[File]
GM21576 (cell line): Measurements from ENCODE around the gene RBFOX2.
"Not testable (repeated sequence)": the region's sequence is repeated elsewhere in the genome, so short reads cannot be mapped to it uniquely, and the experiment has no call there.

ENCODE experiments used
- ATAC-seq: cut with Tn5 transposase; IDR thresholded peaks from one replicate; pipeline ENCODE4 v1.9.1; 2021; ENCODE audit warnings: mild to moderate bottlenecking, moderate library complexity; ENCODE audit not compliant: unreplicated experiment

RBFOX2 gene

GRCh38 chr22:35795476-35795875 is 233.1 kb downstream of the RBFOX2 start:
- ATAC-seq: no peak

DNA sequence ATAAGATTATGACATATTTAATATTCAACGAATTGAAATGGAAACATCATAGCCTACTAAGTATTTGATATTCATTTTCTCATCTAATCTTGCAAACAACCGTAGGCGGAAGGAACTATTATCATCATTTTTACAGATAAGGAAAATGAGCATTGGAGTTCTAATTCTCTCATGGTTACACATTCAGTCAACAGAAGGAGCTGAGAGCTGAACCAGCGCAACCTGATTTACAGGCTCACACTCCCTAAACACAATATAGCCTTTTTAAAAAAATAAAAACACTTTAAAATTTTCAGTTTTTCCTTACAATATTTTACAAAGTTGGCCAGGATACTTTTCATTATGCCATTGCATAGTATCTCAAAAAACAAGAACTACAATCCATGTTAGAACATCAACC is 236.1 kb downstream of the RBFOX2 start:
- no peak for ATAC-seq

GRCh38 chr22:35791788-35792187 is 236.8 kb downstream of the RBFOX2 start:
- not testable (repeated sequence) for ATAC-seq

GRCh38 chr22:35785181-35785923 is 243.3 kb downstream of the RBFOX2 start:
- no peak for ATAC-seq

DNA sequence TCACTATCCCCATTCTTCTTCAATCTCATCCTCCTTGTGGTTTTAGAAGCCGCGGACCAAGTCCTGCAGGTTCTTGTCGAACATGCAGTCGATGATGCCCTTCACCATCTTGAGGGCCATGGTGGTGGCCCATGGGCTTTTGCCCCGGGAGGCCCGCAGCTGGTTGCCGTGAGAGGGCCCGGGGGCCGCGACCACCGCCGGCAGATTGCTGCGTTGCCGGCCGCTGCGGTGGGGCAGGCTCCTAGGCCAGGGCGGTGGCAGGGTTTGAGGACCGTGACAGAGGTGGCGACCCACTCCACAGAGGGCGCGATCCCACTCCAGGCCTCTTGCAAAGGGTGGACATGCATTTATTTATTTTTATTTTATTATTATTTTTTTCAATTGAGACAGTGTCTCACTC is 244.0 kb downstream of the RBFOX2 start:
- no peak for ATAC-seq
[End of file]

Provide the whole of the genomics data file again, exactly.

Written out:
GM21576 (cell line): Measurements from ENCODE around the gene RBFOX2.
"Not testable (repeated sequence)": the region's sequence is repeated elsewhere in the genome, so short reads cannot be mapped to it uniquely, and the experiment has no call there.

ENCODE experiments used
- ATAC-seq: cut with Tn5 transposase; IDR thresholded peaks from one replicate; pipeline ENCODE4 v1.9.1; 2021; ENCODE audit warnings: mild to moderate bottlenecking, moderate library complexity; ENCODE audit not compliant: unreplicated experiment

RBFOX2 gene

GRCh38 chr22:35795476-35795875 is 233.1 kb downstream of the RBFOX2 start:
- ATAC-seq: no peak

DNA sequence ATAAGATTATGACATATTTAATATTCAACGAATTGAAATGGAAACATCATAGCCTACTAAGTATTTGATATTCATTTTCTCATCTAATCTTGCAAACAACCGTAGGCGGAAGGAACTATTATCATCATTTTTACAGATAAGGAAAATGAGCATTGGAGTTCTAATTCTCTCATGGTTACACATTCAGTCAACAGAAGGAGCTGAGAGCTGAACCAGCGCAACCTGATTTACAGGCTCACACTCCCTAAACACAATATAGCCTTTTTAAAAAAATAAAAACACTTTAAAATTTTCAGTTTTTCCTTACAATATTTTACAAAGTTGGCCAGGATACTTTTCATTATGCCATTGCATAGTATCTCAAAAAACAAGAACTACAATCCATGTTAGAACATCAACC is 236.1 kb downstream of the RBFOX2 start:
- no peak for ATAC-seq

GRCh38 chr22:35791788-35792187 is 236.8 kb downstream of the RBFOX2 start:
- not testable (repeated sequence) for ATAC-seq

GRCh38 chr22:35785181-35785923 is 243.3 kb downstream of the RBFOX2 start:
- no peak for ATAC-seq

DNA sequence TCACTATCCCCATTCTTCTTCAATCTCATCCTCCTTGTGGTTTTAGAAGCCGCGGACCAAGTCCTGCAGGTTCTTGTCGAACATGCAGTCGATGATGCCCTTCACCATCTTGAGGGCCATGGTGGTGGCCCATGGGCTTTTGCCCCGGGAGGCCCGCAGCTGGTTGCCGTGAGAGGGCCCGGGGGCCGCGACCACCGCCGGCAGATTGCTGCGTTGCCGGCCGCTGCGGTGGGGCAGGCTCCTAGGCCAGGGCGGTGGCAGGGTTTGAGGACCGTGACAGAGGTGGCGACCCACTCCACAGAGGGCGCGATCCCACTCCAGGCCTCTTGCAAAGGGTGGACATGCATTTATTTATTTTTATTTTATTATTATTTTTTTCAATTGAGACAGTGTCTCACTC is 244.0 kb downstream of the RBFOX2 start:
- no peak for ATAC-seq